October 14, 2009

Macrobiotic Week! Part II

Greetings from this second installment of my self-proclaimed Macrobiotic Week! You can find Part I here, in which I explored the guidelines and philosophy surrounding the macrobiotic diet. It’s fascinating! Tonight I’d like to touch on the potential benefits of macrobiotic.

Before I go on, I do want to make it clear that I am not “following” a macrobiotic diet, per se. Consider this exploration another one of my experiments—it’s all a part of the Radventure! Besides, any long-time friends/readers know me well enough to know that I avoid set diets, –isms and labels like el plague-o. I’m just noshing on what floats my epicurious boat, as usual!

To that end, Souen floats my boat quite nicely, thank you. In fact, it’s the only proclaimed macrobiotic restaurant that I know of…anywhere! What’s more, they serve organic fare at extremely reasonable prices. Can’t ask for more than that. Or this:

souen 2

The “pick 3” lunch special is less than $10 and gives you a choice of their menu staples. On this outing, I chose steamed vegetables with a tahini dressing (there’s that tahini again!), hiziki seaweed and a maki roll that I’m sure was called “Dragon” or something similar.

souen 1

My dining companion was an old friend from college, and apparently, the fish sandwich gets two lanky thumbs up!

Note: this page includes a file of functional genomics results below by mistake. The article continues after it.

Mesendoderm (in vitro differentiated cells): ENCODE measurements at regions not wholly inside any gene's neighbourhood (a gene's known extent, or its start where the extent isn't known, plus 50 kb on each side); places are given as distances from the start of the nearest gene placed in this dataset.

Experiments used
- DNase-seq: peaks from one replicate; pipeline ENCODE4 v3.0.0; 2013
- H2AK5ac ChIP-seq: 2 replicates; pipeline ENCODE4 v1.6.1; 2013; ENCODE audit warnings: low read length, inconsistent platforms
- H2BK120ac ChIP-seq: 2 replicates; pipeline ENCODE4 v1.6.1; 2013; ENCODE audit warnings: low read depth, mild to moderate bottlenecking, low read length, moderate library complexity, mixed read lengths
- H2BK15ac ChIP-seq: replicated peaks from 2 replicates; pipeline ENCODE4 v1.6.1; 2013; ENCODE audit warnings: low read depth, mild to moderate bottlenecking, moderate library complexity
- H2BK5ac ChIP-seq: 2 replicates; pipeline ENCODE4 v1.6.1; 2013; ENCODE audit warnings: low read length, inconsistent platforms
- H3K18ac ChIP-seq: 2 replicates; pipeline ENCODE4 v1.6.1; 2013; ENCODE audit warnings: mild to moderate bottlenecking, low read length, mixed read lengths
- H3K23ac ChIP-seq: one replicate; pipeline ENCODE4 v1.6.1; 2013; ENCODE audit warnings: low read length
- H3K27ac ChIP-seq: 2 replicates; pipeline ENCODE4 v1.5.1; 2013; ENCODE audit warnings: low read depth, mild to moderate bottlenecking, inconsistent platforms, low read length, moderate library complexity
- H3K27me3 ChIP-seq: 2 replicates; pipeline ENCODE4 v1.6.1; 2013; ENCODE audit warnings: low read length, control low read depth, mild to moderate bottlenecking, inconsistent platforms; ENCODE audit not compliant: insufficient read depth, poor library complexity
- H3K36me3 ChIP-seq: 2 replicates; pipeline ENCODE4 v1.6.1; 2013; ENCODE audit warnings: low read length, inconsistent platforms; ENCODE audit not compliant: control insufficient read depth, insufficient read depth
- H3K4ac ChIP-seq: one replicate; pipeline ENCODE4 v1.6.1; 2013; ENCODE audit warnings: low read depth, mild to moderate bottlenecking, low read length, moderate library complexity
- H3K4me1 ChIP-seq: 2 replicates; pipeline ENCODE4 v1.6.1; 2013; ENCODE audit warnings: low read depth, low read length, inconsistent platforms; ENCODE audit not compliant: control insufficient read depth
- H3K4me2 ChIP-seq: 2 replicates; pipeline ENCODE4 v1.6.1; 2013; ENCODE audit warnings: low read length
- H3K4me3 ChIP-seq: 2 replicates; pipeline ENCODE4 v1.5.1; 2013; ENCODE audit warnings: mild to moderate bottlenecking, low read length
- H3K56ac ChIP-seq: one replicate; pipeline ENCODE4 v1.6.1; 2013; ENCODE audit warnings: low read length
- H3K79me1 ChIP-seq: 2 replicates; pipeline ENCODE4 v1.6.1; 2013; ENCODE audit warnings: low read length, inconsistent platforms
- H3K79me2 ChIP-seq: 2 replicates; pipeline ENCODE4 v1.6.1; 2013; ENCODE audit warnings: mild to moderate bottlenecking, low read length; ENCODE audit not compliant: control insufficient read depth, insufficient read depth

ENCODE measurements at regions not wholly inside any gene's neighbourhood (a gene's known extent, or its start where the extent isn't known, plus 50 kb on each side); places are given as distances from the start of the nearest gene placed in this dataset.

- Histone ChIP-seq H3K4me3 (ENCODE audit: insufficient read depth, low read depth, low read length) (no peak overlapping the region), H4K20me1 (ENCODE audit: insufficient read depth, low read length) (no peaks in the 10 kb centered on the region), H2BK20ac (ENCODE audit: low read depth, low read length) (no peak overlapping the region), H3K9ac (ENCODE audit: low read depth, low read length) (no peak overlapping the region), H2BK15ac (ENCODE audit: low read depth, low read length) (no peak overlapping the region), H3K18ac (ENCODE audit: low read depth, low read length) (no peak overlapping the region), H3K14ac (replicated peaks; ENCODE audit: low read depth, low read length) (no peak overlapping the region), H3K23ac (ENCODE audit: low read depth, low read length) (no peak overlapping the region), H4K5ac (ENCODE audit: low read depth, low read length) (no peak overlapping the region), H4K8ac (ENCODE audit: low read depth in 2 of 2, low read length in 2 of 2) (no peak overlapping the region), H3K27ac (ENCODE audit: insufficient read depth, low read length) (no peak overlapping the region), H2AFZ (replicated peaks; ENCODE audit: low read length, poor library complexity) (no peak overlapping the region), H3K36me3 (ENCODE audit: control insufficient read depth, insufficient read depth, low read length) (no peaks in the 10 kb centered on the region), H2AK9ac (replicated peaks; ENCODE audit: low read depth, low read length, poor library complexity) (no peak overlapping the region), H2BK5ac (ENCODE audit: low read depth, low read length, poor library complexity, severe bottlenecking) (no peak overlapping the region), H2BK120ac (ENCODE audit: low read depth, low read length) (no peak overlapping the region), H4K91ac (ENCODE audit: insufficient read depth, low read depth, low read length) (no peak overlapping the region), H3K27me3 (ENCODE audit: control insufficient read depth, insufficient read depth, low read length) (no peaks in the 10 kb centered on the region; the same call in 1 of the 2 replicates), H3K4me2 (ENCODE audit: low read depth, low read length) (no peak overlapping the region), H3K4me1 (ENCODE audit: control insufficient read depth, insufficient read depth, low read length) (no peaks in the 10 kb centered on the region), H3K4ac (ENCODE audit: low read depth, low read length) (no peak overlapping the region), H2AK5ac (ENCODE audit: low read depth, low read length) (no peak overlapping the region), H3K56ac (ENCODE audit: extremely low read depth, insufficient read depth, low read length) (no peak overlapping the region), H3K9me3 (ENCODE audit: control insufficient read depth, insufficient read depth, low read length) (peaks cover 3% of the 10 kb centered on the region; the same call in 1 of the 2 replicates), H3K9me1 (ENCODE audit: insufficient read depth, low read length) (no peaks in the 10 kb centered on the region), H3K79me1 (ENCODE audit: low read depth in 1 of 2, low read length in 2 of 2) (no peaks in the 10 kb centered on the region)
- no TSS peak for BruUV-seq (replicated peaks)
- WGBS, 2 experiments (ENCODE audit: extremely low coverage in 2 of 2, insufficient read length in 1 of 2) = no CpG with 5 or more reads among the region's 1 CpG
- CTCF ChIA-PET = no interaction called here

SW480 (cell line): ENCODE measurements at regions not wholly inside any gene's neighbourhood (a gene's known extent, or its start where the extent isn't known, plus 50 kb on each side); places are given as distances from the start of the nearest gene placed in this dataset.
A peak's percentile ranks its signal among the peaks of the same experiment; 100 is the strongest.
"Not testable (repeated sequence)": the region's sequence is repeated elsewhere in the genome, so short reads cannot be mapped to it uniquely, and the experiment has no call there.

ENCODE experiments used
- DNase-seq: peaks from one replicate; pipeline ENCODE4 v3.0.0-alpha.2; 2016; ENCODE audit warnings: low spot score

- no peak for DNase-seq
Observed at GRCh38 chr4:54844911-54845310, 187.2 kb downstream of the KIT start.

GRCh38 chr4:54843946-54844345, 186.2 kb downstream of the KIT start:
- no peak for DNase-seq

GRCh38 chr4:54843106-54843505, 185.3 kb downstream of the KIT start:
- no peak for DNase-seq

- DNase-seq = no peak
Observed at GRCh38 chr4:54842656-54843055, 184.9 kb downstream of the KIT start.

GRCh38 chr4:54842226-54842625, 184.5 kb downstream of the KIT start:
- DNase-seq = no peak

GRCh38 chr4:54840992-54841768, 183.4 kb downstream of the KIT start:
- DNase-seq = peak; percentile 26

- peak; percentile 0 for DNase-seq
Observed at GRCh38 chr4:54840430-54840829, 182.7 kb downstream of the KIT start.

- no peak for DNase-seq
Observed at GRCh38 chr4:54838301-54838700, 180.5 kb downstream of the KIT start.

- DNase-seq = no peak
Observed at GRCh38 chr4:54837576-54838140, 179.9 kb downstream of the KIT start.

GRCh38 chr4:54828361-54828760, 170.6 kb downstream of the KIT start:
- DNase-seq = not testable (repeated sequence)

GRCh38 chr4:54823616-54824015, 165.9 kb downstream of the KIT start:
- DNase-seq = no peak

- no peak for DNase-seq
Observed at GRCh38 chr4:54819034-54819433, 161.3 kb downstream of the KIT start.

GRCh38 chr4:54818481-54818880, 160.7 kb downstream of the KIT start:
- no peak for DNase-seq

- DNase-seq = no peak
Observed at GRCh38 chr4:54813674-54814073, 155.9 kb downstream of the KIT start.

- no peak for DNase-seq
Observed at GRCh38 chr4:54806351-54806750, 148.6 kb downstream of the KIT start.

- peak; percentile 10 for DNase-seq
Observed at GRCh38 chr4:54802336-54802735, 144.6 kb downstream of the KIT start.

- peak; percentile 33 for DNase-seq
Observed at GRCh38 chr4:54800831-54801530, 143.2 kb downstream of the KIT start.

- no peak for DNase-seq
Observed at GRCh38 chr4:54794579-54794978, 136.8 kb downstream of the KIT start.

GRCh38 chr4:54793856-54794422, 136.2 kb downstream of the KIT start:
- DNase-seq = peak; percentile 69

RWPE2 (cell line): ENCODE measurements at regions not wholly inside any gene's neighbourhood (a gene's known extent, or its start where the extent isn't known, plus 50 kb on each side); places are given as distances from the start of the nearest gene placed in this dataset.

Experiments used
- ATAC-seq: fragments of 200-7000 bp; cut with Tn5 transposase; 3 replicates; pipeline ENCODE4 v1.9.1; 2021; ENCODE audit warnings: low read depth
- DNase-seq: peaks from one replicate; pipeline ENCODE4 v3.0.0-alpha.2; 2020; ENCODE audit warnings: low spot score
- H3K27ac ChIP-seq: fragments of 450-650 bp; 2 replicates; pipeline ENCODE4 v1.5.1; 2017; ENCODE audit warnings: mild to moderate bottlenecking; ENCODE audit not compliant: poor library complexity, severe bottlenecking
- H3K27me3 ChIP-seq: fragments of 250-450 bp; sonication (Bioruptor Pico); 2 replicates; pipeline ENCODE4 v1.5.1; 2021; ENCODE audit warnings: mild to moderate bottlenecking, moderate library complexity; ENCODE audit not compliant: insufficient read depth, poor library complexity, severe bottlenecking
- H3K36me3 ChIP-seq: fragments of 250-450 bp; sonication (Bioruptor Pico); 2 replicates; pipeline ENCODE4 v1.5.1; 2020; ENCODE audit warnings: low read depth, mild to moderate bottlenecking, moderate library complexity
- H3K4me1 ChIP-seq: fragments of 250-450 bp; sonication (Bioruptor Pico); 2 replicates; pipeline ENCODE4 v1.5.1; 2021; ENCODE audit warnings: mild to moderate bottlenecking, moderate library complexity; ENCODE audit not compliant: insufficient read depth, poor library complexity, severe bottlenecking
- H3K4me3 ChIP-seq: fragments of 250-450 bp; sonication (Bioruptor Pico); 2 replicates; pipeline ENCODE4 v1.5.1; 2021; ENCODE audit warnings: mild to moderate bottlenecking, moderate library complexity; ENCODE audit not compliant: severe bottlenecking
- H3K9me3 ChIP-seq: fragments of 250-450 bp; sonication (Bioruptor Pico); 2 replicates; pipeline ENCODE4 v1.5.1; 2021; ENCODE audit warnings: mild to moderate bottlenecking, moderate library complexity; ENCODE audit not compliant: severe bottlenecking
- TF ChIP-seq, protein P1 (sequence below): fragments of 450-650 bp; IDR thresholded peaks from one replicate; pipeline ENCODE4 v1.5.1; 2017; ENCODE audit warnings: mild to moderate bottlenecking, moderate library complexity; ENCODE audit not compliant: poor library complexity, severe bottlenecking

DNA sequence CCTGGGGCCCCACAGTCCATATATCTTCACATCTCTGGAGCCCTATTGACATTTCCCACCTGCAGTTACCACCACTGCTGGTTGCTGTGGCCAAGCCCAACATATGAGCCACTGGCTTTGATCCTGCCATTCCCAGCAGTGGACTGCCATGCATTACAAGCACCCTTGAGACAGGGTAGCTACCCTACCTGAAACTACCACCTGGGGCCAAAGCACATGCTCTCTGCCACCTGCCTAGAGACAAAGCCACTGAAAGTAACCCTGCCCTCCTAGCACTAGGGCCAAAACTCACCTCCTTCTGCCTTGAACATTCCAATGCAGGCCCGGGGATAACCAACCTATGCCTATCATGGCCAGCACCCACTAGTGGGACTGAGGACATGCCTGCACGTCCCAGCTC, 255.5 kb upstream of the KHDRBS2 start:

souen 3

So, about those “benefits.” A 10-second Google search on “macrobiotic diet benefits” will yield link upon link suggesting a wealth of anecdotal evidence that the macrobiotic diet can reduce the risk of cancer or other serious diseases. In fact, I have yet to read a search result that does not associate the macrobiotic diet with “curing” cancer. I’m using a lot of quotation marks here because there is not enough evidence to support a claim one way or the other.

You (or your parents) may recall that the macrobiotic diet went through a period of greater popularity in the ‘70s and ‘80s. This period followed the development of the diet itself as well as various books and accounts of people having cured themselves of cancer or whathaveyou by following a macrobiotic diet.

Personally, I think it’s possible. For a person who previously followed the Standard American Diet (SAD), upgrading the eats to the cleanliness of macrobiotic is going to make a big difference. But the point is not that they’re now eating things like seaweed and miso and becoming healthier because of the foods on the macrobiotic diet—they’re becoming healthier because of what’s NOT in their diet. I heard Gil Jacobs speak on cleansing again tonight (and Gena, too!), and for me, this particular point hits home.

It seems to me that any results of eating macrobiotic could actually be considered the effect, not the cause, of improved health. If one decides to follow the principles of macrobiotic, s/he has already made a decision to get well. The cause of the improved health is the fact that s/he is no longer consuming refined grains/sugar, meat, or anything else discouraged by the macrobiotic diet. That person is now existing at a cleaner, higher level of health by taking the first step of abstaining from that which made them ill (or just toxic) in the fist place.

So that is my brief-ish answer to what I perceive to be the primary benefit of eating (and living) macrobiotic. If I’d had the patience, I might have discovered arguments both for and against the diet, whether it's improved-this or deficient-that. As far as myself and this blog are concerned, those kind of factoids miss the point. Quite simply, if macrobiotic foods appeal to you and would be an improvement upon your current diet, it might be worth considering, especially if there is an illness involved.

Soapbox aside, let’s ogle some eats, yes?